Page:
In a third story set in filmdom, called 'Director Kripalani', Manto describes a similar situation - but from the opposite side. Here it is the film producer - the Seth, in Manto's terminology - who tells Director Kripalani that he has a girl in mind to be the heroine of the film. She turns out to be a young Sindhi woman from Kripalani's hometown, with a rather implausible connection to him. The other woman in the story is a successful actress playing the main part in another of Kripalani's films, whom he gets thrown out of the role because she tries to seduce him. 

The women in these stories can scarcely be said to be similar in social background: Zinat Begum is a Kashmiri girl who has been "rescued" from a Lahore brothel by a rich man; Janaki comes from Peshawar where she was the mistress of a married man called Aziz, while the Sindhi girl seems from an educated middle class family. Yet all of them seem to have arrived from great distances away, with different levels of ambition and ability, to knock at moviedom's doors, and wait for them to magically open. And though he is too worldly-wise to be outraged by their free-and-easy ways, Manto clearly thinks of these women as occupying a tricky moral terrain. 

In a 1948 story called 'Formalities' ('Takalluf'), the writer Upendranath Ashk (who switched from Urdu to Devanagari on Premchand's advice, and who spent a few years working in Filmistan Studio in the '40s) mentions yet another such young woman of dubious morals. This "Miss Shameem", an upcoming actress whom we never actually meet, is described as having arrived in Bombay from Lahore. When she is "having a great deal of trouble finding a house", "Director Qadir" offers to put her up, only to find that she has promptly made herself at home - and shows no signs of leaving. 

Unlike Manto's wannabe actresses, who seem like gullible creatures despite all their gumption, Ashk's Miss Shameem is a shamelessly manipulative type. So, it turns out, are Director Qadir and his wife. Perhaps I'm reading too much into a few stories, but Manto and Ashk do serve up two possible readings of the film world that Madhur Bhandarkar may not balk at - either everyone's a crafty manipulator, or everyone's a gentle victim. Unlike Bhandarkar's, though, their takes are perfectly believable.

Published in the Mumbai Mirror, Oct 11, 2015.

4 October 2015

The Turn of the Screw

My column in today's Mumbai Mirror:

Meghna Gulzar's gripping filmic recreation of the Hemraj-Aarushi Talwar double murder case is the most convincing intervention in what has been, right from the start, a trial by media.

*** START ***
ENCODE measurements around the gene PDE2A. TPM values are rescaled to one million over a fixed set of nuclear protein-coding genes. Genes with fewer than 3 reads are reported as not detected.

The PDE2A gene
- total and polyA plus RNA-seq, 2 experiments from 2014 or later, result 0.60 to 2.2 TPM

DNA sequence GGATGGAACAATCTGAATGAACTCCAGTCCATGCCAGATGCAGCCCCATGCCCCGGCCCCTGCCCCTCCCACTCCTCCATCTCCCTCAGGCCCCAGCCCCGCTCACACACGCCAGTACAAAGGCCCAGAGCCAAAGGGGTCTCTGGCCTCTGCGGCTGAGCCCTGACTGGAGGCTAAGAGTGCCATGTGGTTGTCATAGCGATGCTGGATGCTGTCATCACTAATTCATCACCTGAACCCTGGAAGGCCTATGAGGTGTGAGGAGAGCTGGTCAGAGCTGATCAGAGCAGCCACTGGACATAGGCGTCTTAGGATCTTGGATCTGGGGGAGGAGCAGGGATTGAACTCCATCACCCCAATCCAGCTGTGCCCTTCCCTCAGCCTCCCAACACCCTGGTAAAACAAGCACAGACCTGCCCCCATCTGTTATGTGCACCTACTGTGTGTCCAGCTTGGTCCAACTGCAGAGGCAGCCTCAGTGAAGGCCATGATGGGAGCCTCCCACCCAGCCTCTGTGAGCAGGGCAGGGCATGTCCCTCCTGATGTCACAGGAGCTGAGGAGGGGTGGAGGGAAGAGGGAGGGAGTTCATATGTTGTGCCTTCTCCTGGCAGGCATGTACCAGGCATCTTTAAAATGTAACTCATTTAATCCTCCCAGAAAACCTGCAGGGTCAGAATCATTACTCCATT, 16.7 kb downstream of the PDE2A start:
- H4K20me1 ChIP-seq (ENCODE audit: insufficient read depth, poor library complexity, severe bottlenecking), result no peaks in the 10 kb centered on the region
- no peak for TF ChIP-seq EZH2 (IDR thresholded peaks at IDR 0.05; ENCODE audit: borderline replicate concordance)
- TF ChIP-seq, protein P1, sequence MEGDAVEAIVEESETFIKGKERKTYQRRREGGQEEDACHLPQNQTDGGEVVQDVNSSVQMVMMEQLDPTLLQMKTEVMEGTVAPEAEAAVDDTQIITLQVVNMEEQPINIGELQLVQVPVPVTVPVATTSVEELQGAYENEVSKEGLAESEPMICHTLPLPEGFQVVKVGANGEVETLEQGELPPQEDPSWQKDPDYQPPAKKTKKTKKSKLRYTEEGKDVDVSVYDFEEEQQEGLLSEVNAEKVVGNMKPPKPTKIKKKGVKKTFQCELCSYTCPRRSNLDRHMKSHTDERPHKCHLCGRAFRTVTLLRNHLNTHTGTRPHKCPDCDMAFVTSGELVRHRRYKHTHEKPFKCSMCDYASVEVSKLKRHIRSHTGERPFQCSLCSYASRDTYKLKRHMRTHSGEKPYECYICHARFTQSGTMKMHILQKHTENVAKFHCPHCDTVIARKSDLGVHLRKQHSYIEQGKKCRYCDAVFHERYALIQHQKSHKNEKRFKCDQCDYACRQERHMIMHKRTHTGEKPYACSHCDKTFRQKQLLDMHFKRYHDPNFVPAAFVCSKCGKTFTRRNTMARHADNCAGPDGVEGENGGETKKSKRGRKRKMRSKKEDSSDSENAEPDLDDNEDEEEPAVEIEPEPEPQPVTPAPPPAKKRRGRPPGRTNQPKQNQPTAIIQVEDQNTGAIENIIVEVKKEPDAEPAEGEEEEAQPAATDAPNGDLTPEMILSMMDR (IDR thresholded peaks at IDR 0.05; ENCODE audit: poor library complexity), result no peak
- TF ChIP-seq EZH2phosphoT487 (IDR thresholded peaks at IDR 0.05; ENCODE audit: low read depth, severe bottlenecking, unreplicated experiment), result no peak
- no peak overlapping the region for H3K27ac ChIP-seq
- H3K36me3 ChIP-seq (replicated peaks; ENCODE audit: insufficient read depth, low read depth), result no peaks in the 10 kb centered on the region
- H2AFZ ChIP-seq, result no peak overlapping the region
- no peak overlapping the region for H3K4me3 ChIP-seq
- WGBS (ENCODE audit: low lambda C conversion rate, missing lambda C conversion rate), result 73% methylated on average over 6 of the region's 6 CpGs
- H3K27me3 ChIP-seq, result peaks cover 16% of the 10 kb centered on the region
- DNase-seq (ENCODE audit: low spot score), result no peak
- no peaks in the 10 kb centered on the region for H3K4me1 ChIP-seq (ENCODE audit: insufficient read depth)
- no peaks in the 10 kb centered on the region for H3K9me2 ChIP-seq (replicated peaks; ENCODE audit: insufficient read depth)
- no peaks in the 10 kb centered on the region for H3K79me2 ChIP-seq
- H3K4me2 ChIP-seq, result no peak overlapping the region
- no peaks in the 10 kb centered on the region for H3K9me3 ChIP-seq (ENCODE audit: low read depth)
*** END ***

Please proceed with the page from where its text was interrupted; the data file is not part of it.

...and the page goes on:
Irrfan Khan in a still from Talvar
In an early scene in Talvar, we see Irrfan Khan and Tabu (playing "CDI" officer Ashwin Kumar and his estranged wife) initiate proceedings for a mutual consent divorce. In a film so tightly scripted and so single-minded in its attention to the real-life details of the notorious Hemraj-Aarushi Talwar double murder, a subplot about the investigating officer's personal life might seem superfluous. The manner in which the scene unfolds, showcasing Tabu's talent for petulant irritation and Irffan's for deadpan delivery, might also suggest that the filmmakers needed a "light" scene to leaven the otherwise relentless grimness of the material. And to some extent, of course, this is true. 

But what makes Vishal Bhardwaj's script so masterful is that the scene isn't only that. Before the judge agrees to admit the divorce petition, she insists that the couple announce their reasons for separating. Tabu's tetchiness at the judge's morally loaded questions, echoes - in form and in content - the piqued replies given by Konkona Sen Sharma and Neeraj Kabi (playing Nutan and Ramesh Tandon, parents of the murdered girl) when the UP police investigating the case start to insinuate that the crime has to do with the 14-year-old Shruti's immoral sexuality. 

These scenes between the Tandons and the police capture with laconic splendour what director Meghna Gulzar and screenwriter Vishal Bhardwaj, like some critical commentators before them, believe to be the crux of why the investigation turned against the Talwars: An incomprehension based on social class. Among the things that were un-understandable to the police was the dead girl's language: The casual use of what they considered "bad language" but which was, amid this set of cool adolescents, perfectly unremarkable; especially when combined with the overly-emotional tone in which a 13-yearold might apologise to her father for what was, in fact, some minor misdemeanour. "Aur ek galti nahi, teen galtiyan," exults one Noida policeman in the film, gleefully displaying the book that Aarushi happening to be reading at the time: Chetan Bhagat's The Three Mistakes of My Life